G. H. Hardy

Norbert Wiener and the Science of Cybernetics

Norbert Wiener and the Science of Cybernetics

On November 26, 1894, American mathematician Norbert Wiener was born. Wiener established the science of cybernetics, a term he coined, which is concerned with the common factors of control and communication in living organisms, automatic machines, and organizations. He attained international renown by formulating some of the most important contributions to mathematics in the 20th century. “Scientific discovery consists in the interpretation for our own convenience of a system of existence which has…
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Wilhelm Weinberg and the Genetic Equilibrium

Wilhelm Weinberg and the Genetic Equilibrium

On January 13, 1908, German physician and obstetrician-gynecologist Wilhelm Weinberg delivered an exposition of his ideas on the principle of genetic equilibrium in a lecture before the Verein für vaterländische Naturkunde in Württemberg. He developed the idea of genetic equilibrium independently of British mathematician G. H. Hardy.[4] Wilhelm Weinberg – Early Years Wilhelm Weinberg was born in Stuttgart, Kingdom of Württemberg (today Germany). His father Julius Weinberg, a merchant, had Jewish roots, but he…
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What’s your Erdös Number? – The bustling Life of Mathematician Paul Erdös

What’s your Erdös Number? – The bustling Life of Mathematician Paul Erdös

On September 20, 1996, Hungarian mathematician Paul Erdös passed away. He published more scientific papers than any other mathematician in history, with hundreds of collaborators. Thus, he even created a ‘small world’ of its own, the famous club of people that posess an ‘Erdös Number‘. BTW, my Erdös number is 3, i.e. I have published a paper together with a co-author whose Erdös number is 2. In this little game of numbers,…
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Although I Cannot Prove it… – The Famous Goldbach Conjecture

Although I Cannot Prove it… – The Famous Goldbach Conjecture

On the 7th of June 1742, Prussian mathematician Christian Goldbach wrote a letter to his famous colleague Leonard Euler, which should make history. Well, at least in the mathematical world. In this letter Christian Goldbach refined an already previously stated conjecture from number theory concerning primes to his friend Euler, which by today is known as the famous Goldbach conjecture. It states: Every even integer greater than 2 can be expressed as the…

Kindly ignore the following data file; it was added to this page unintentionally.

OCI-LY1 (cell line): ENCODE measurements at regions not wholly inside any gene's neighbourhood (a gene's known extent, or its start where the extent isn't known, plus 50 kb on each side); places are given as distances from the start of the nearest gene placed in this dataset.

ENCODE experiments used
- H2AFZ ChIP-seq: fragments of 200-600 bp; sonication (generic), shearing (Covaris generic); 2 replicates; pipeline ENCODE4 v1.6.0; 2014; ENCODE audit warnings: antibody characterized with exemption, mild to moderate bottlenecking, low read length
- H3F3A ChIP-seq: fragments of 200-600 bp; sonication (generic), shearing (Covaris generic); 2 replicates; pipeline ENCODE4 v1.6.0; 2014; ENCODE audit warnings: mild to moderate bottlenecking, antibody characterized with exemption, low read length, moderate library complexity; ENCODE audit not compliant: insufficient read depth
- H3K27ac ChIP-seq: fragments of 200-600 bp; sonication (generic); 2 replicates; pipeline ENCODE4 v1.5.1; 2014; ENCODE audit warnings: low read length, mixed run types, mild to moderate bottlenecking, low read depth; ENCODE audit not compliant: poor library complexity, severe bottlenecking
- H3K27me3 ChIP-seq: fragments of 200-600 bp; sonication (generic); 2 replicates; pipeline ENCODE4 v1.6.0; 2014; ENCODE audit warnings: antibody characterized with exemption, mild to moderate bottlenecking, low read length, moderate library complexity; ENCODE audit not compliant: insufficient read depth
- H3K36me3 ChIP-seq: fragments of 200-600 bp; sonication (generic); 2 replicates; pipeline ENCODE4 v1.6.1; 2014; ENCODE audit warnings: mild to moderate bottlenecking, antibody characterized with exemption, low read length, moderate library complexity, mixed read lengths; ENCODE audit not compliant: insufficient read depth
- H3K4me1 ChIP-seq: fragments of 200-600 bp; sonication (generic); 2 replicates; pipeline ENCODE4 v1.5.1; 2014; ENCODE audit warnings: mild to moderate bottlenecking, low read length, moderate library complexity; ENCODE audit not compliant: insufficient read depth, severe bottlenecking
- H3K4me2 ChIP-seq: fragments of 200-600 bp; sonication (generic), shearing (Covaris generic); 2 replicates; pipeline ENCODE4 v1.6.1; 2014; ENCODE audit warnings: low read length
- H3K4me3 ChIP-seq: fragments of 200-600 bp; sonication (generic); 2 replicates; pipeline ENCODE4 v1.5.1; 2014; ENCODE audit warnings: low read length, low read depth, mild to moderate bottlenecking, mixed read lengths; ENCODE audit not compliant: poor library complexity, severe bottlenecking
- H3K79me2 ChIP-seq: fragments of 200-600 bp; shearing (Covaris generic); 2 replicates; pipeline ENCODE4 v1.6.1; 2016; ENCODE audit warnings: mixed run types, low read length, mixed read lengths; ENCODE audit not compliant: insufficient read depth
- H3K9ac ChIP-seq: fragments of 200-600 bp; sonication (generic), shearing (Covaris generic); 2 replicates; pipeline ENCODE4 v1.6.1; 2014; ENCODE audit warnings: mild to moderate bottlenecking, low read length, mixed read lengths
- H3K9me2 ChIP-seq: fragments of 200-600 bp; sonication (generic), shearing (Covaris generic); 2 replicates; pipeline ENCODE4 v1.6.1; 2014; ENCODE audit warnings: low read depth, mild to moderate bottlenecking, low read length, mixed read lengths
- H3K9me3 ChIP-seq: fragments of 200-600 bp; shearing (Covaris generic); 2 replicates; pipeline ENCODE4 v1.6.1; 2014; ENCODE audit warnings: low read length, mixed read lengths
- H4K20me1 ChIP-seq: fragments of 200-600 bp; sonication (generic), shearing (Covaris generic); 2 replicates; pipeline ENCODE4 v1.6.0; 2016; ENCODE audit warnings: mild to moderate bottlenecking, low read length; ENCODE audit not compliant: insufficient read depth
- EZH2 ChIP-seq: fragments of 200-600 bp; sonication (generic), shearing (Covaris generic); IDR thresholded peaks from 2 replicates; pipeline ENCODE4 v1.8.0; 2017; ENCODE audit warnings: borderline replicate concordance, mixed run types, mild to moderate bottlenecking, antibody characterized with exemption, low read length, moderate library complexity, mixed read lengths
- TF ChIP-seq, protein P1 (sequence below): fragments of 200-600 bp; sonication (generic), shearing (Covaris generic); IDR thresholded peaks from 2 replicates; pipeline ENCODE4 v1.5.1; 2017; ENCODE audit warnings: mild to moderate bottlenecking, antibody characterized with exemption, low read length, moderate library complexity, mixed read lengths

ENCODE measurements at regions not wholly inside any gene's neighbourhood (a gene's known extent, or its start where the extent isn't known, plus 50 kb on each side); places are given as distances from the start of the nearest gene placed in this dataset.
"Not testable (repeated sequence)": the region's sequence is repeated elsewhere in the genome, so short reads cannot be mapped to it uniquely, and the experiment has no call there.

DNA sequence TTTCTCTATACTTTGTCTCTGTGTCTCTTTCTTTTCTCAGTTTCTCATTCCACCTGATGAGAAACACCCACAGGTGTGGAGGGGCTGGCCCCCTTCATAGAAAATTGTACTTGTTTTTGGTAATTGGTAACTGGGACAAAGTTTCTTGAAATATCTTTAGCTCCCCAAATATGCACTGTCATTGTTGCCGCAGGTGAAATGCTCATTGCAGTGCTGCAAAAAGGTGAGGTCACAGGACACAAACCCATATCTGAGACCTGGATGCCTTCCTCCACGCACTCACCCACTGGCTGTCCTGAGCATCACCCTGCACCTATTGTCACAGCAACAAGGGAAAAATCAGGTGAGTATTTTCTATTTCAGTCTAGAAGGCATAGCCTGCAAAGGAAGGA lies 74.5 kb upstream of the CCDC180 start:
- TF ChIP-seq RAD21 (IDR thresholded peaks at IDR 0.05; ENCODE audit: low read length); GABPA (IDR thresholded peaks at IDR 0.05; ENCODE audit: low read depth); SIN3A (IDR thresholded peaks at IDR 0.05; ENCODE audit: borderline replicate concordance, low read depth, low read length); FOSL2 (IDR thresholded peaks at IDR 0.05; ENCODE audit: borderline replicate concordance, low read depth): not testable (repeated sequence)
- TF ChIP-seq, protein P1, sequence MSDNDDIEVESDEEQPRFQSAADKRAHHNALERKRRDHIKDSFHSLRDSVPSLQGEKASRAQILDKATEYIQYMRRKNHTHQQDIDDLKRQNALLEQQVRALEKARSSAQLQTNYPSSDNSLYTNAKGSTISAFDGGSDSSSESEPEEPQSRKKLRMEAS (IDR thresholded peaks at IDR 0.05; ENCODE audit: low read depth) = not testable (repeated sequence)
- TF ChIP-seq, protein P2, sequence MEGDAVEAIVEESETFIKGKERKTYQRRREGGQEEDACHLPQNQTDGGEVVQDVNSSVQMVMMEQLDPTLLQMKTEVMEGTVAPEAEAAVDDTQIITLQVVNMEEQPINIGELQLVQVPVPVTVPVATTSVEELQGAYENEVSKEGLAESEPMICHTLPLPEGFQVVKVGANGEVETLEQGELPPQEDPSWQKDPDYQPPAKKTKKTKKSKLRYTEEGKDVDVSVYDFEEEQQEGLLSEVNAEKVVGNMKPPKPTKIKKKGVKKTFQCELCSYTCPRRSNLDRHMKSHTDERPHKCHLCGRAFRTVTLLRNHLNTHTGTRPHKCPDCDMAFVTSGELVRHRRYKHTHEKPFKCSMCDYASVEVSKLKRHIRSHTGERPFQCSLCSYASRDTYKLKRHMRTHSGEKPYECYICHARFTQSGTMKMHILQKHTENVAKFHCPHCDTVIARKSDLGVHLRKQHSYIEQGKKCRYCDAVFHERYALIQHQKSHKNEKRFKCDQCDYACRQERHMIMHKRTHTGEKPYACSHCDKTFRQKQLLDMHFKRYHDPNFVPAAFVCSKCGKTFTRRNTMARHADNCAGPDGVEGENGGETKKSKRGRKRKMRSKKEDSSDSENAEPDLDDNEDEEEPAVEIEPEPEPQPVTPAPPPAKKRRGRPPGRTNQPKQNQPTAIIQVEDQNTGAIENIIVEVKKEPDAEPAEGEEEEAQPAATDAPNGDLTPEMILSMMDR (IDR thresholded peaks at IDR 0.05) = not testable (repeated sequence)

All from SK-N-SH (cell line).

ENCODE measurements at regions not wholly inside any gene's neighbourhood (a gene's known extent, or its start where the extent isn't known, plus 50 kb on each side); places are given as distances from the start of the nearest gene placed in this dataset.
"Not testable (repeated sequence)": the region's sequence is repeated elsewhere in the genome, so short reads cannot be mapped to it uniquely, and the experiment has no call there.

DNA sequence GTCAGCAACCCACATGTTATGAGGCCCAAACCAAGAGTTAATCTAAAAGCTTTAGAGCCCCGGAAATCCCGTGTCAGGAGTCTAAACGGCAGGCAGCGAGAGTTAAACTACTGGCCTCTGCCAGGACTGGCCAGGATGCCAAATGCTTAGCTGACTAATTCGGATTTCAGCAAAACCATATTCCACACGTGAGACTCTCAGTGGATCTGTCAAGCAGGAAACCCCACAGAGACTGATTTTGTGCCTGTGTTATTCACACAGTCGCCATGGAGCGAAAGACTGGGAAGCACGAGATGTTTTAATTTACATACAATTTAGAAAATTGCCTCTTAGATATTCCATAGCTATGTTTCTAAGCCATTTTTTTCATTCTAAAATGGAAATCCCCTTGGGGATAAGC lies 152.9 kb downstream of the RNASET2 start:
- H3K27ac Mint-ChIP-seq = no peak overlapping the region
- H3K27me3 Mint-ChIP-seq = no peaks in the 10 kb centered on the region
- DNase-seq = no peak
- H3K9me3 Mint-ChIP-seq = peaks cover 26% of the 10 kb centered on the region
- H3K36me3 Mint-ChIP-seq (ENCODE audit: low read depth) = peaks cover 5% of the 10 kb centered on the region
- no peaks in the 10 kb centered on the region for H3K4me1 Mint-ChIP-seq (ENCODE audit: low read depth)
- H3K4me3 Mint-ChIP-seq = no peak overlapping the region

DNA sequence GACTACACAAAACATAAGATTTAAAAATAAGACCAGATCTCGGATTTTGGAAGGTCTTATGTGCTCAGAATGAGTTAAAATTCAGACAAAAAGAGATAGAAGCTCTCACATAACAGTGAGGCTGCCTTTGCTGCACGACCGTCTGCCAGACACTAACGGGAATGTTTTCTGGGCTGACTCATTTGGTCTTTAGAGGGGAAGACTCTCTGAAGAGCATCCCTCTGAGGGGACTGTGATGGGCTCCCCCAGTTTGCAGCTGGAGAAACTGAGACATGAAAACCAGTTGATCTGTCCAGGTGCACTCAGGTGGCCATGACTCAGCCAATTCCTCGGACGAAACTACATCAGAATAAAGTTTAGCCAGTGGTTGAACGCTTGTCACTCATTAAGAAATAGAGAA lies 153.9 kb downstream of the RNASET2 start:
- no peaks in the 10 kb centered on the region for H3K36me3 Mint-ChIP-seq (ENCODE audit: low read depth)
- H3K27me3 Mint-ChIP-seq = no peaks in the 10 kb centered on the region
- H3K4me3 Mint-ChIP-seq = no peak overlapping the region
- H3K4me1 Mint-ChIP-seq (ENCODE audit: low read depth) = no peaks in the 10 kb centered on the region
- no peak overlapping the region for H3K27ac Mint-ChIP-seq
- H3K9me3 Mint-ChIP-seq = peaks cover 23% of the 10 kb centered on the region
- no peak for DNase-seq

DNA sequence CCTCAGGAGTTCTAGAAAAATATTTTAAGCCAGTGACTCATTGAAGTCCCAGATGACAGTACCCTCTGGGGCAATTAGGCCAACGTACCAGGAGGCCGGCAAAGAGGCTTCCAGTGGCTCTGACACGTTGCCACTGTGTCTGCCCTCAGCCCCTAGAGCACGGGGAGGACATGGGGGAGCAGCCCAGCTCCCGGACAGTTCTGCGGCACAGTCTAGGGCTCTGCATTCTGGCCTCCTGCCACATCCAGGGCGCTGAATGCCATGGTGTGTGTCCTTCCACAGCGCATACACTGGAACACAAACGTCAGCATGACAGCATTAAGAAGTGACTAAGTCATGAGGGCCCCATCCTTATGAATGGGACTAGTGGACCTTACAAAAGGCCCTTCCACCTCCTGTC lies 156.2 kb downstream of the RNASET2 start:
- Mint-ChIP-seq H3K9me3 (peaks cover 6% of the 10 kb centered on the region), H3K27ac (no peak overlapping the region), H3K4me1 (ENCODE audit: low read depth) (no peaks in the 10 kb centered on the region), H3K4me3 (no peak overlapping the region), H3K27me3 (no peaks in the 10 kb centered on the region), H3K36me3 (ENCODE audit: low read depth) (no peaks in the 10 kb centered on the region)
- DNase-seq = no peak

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The Short Life of Srinivasa Ramanujan

The Short Life of Srinivasa Ramanujan

On December 22, 1887, Indian mathematician and autodidact Srinivasa Ramanujan was born. Though he had almost no formal training in pure mathematics, he made major contributions to mathematical analysis, number theory, infinite series, and continued fractions. Supported by English mathematician G. H. Hardy from Cambridge, Ramanujan independently compiled nearly 3,900 results during his short life, which all have been proven correct. “Sir, an equation has no meaning for me unless it expresses…
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Sewall Wright and the Importance of Population Genetics

Sewall Wright and the Importance of Population Genetics

On December 21, 1889, American geneticist Sewall Green Wright was born. Wright is known for his influential work on evolutionary theory and also for his work on path analysis. He was a founder of population genetics alongside Ronald Fisher and J.B.S. Haldane,[4] which was a major step in the development of the modern evolutionary synthesis combining genetics with evolution. Early Years and Academic Career Sewall Wright‘s father Philip Green Wright was a…
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G. H. Hardy and the aesthetics of Mathematics

G. H. Hardy and the aesthetics of Mathematics

On December 1, 1947, English mathematician G. H. Hardy passed away. Hardy is known for his achievements in number theory and mathematical analysis, but also for his 1940 essay on the aesthetics of mathematics, A Mathematician’s Apology, and for mentoring the brilliant Indian mathematician Srinivasa Ramanujan. “A mathematician … has no material to work with but ideas, and so his patterns are likely to last longer, since ideas wear less with time…
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